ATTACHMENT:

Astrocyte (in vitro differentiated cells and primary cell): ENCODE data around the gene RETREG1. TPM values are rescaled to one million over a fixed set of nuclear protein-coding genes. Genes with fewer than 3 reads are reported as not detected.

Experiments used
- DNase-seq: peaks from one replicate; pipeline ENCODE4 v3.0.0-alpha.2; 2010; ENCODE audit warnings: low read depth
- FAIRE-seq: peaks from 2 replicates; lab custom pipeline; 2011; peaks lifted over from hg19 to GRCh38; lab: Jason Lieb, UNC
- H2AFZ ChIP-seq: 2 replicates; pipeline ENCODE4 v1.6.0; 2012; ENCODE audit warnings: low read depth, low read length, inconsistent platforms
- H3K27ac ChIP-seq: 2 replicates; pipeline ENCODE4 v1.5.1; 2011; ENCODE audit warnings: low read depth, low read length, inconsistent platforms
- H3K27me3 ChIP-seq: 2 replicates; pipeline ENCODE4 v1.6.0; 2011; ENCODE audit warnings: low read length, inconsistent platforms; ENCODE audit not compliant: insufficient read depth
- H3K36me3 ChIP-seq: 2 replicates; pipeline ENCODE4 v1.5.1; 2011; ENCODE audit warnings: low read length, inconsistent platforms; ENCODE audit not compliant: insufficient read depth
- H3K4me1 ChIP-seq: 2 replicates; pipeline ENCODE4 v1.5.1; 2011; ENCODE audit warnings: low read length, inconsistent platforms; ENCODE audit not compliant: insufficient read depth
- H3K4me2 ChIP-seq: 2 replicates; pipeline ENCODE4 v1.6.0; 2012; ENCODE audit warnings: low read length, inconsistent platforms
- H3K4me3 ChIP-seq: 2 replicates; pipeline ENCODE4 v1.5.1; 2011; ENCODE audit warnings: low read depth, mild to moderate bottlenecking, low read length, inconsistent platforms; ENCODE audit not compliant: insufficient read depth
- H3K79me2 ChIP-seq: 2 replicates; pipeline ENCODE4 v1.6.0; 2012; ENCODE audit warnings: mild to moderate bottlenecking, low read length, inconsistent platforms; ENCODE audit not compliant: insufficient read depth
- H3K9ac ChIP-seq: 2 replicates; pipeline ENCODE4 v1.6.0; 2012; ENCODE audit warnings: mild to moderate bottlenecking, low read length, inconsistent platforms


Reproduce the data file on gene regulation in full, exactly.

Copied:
Astrocyte (in vitro differentiated cells and primary cell): ENCODE data around the gene RETREG1. TPM values are rescaled to one million over a fixed set of nuclear protein-coding genes. Genes with fewer than 3 reads are reported as not detected.

Experiments used
- DNase-seq: peaks from one replicate; pipeline ENCODE4 v3.0.0-alpha.2; 2010; ENCODE audit warnings: low read depth
- FAIRE-seq: peaks from 2 replicates; lab custom pipeline; 2011; peaks lifted over from hg19 to GRCh38; lab: Jason Lieb, UNC
- H2AFZ ChIP-seq: 2 replicates; pipeline ENCODE4 v1.6.0; 2012; ENCODE audit warnings: low read depth, low read length, inconsistent platforms
- H3K27ac ChIP-seq: 2 replicates; pipeline ENCODE4 v1.5.1; 2011; ENCODE audit warnings: low read depth, low read length, inconsistent platforms
- H3K27me3 ChIP-seq: 2 replicates; pipeline ENCODE4 v1.6.0; 2011; ENCODE audit warnings: low read length, inconsistent platforms; ENCODE audit not compliant: insufficient read depth
- H3K36me3 ChIP-seq: 2 replicates; pipeline ENCODE4 v1.5.1; 2011; ENCODE audit warnings: low read length, inconsistent platforms; ENCODE audit not compliant: insufficient read depth
- H3K4me1 ChIP-seq: 2 replicates; pipeline ENCODE4 v1.5.1; 2011; ENCODE audit warnings: low read length, inconsistent platforms; ENCODE audit not compliant: insufficient read depth
- H3K4me2 ChIP-seq: 2 replicates; pipeline ENCODE4 v1.6.0; 2012; ENCODE audit warnings: low read length, inconsistent platforms
- H3K4me3 ChIP-seq: 2 replicates; pipeline ENCODE4 v1.5.1; 2011; ENCODE audit warnings: low read depth, mild to moderate bottlenecking, low read length, inconsistent platforms; ENCODE audit not compliant: insufficient read depth
- H3K79me2 ChIP-seq: 2 replicates; pipeline ENCODE4 v1.6.0; 2012; ENCODE audit warnings: mild to moderate bottlenecking, low read length, inconsistent platforms; ENCODE audit not compliant: insufficient read depth
- H3K9ac ChIP-seq: 2 replicates; pipeline ENCODE4 v1.6.0; 2012; ENCODE audit warnings: mild to moderate bottlenecking, low read length, inconsistent platforms